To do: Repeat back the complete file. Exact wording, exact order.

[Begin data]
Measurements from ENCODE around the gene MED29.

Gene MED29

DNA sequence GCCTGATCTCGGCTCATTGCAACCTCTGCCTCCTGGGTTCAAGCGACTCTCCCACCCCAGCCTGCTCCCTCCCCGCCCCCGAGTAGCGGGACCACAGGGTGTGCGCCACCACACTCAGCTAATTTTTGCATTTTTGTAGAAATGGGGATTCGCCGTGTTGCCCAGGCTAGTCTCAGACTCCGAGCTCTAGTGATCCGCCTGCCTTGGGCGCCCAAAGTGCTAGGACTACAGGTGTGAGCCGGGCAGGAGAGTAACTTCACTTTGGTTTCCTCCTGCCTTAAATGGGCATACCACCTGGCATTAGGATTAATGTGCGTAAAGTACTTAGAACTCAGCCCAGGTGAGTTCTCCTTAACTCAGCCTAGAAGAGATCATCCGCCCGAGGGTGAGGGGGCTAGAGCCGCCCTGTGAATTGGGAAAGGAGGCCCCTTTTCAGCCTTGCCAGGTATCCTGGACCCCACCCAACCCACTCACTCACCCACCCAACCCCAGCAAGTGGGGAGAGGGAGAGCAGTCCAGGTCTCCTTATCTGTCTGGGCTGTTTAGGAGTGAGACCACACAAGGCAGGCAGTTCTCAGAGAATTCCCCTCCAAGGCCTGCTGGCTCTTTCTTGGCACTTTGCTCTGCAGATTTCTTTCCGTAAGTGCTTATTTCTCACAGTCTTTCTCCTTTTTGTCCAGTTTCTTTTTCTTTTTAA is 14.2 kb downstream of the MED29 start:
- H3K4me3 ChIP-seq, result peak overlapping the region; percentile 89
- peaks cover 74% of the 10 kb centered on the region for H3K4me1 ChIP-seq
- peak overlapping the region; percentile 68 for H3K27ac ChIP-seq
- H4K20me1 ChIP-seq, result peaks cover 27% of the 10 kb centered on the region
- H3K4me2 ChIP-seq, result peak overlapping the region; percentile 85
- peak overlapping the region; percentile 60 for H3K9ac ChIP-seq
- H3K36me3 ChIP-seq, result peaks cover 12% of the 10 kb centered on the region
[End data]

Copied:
Measurements from ENCODE around the gene MED29.

Gene MED29

DNA sequence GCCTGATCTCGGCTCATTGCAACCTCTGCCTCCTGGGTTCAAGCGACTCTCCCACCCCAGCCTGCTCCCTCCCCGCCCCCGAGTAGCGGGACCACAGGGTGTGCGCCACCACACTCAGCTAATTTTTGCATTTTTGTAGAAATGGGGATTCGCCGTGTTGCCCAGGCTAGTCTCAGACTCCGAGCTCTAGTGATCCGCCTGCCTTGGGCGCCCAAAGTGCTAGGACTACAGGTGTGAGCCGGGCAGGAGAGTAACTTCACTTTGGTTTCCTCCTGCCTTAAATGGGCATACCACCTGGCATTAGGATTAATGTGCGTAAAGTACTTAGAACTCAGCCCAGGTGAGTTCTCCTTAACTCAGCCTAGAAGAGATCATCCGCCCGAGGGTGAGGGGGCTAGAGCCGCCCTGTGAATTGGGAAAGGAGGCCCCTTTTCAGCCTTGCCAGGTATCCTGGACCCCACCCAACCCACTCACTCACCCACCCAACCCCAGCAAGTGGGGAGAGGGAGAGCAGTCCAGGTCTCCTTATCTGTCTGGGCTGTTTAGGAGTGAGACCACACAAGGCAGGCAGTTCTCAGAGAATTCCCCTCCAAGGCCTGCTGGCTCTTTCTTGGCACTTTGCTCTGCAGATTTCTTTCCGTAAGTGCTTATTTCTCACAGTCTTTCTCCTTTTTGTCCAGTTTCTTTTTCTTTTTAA is 14.2 kb downstream of the MED29 start:
- H3K4me3 ChIP-seq, result peak overlapping the region; percentile 89
- peaks cover 74% of the 10 kb centered on the region for H3K4me1 ChIP-seq
- peak overlapping the region; percentile 68 for H3K27ac ChIP-seq
- H4K20me1 ChIP-seq, result peaks cover 27% of the 10 kb centered on the region
- H3K4me2 ChIP-seq, result peak overlapping the region; percentile 85
- peak overlapping the region; percentile 60 for H3K9ac ChIP-seq
- H3K36me3 ChIP-seq, result peaks cover 12% of the 10 kb centered on the region